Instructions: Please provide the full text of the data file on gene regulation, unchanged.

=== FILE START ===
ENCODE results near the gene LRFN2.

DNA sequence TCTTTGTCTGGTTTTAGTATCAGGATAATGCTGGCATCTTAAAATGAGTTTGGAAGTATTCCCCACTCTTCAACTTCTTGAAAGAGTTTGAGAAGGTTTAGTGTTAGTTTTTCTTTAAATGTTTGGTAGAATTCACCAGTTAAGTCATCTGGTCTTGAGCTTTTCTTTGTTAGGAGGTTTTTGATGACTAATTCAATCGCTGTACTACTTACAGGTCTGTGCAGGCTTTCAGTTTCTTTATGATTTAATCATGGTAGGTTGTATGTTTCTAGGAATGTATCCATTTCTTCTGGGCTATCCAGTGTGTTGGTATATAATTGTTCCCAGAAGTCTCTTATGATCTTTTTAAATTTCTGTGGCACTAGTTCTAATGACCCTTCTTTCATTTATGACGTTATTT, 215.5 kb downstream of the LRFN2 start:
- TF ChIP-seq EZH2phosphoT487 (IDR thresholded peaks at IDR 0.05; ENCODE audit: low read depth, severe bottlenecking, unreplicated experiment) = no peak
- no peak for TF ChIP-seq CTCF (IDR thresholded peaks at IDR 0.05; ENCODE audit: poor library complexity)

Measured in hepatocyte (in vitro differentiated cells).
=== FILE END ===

ENCODE results near the gene LRFN2.

DNA sequence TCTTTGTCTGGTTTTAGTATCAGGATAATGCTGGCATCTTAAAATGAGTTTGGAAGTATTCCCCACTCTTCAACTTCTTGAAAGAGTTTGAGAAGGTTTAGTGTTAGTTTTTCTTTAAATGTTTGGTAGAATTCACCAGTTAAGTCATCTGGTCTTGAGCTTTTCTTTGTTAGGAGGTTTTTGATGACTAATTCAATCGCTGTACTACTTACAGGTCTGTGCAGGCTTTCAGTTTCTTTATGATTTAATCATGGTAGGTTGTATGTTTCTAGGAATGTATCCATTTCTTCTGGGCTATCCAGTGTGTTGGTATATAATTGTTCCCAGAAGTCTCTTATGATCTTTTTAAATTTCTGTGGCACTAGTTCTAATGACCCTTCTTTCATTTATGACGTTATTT, 215.5 kb downstream of the LRFN2 start:
- TF ChIP-seq EZH2phosphoT487 (IDR thresholded peaks at IDR 0.05; ENCODE audit: low read depth, severe bottlenecking, unreplicated experiment) = no peak
- no peak for TF ChIP-seq CTCF (IDR thresholded peaks at IDR 0.05; ENCODE audit: poor library complexity)

Measured in hepatocyte (in vitro differentiated cells).